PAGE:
Making it official
By Matt Tasler firstname.lastname@example.org
After helping to lead the Cleburne Yellow Jackets
to the Class 4A, Region II quarterfinals, Cleburne senior Ethan Anderson
will take his game to the next level in the fall.
Anderson, a 6-3 guard-forward who was the District 16-4A and All-Johnson
County most valuable player, signed a letter of intent to play
basketball at Northeastern State University in Tahlequah, Okla.
“It’s a lot of stress off my chest,” Anderson said. “I feel
Anderson said schools started calling him before the basketball season,
when he was still playing football.
“I visited Dallas Baptist,” Anderson said. “That was it. There
wasn’t a lot, but it was like peer pressure [to sign]. It was real
Former Cleburne basketball coach Lyle Lackey said Anderson has put in
countless hours of work to get to this point.
“It was one of Ethan’s goals and it’s something I give him a lot
of credit for,” Lackey said. “He never really put that at the
forefront. He just said, ‘Coach, I just want to play and do the best
for my teammates. I want to be a good teammate and help this program
out.’ Because of that it’s like what we always said — and what
Coach [Jeff] Cody has always said — if your team has recognition, then
individuals get recognized. I feel like the last couple of years, with
the success we’ve had with the program, going to the playoffs the last
couple of years and Ethan being a big part of that, our team has gotten
great recognition and he’s gotten recognized by college coaches coming
out and watching him play.”
Anderson said he is unsure of which degree plan he will follow at
Northeastern, but he said getting an education is the most important
The adjustment to playing college basketball will be tough, Anderson
said, but he’s confident in his ability to make the jump.
“I’m going to play wing, maybe a little point guard,” Anderson
said. “[I’ll probably be a] scorer. It really doesn’t matter to me
though. I’ll do whatever they need.”
Though he visited Dallas Baptist, Anderson said having an opportunity to
play for Northeastern, under head coach Larry Gipson, was something he
couldn’t pass up.
Northeastern won the national championship in 2003 with a 32-3 record
and finished the 2002 campaign with a 28-2 record.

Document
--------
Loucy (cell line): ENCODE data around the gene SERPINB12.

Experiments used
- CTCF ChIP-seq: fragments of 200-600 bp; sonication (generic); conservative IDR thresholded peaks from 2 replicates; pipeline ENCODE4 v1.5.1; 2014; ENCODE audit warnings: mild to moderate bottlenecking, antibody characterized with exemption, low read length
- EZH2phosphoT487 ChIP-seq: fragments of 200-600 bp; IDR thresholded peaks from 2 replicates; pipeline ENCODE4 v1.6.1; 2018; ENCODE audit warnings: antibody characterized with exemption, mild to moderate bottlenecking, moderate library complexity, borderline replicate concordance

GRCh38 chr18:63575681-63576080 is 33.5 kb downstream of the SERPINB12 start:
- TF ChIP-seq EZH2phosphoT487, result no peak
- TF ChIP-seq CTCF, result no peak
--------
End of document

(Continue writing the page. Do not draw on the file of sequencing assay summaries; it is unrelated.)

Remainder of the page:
“I just fit in better with them,” Anderson said. “I felt more
comfortable there. I met all of them [his teammates]. They’re just
like the guys down here.
“It’s going to be hard to adjust at first, but I’ll get used to
Lackey said several junior colleges and other Division II schools showed
interest in Anderson and some coaches still call to ask whether he has
He said they were most impressed with the way Anderson carried himself
on the court.
“I give Ethan a lot of credit,” Lackey said. “This is something
he’s wanted — to go to college and play college basketball — but
he never put that as the most important thing. He put his team first. He
put his family first. He put his coaches first. He worried about the
college thing when everything was done. These coaches came and talked to
him, and there were a lot of coaches impressed with him. I’m just
excited for him to have the opportunity to get an education.”
Lackey said Anderson’s experience playing with the Dallas Mustangs and
other select teams over the years have prepared him for what to expect
at the college level.
Anderson also was selected to play in two all-star games this season,
which Lackey said shows the level of respect opposing coaches have for
“I think once he gets used to the speed of the game — every level
that you go up, from junior high, to freshman, to JV to varsity and then
on to college — that’s the main thing that changes is the speed of
the game and how people guard you,” Lackey said. “Once he realizes
that and learns how people are going to guard him at the college level,
he’s going to adjust tremendously. Ethan is probably one of the
highest basketball IQ kids I’ve been around, from picking up the game,
knowing it and learning it. He’s going to adjust just fine. He can
play point guard. He can play shooting guard. He may struggle a little
because at that level he’s going against 6-8 and 6-9 guys, but
Ethan’s got a good outside shot, so that’s where he’ll take them.
I think he’s going to adjust just fine and fit into Coach Gipson’s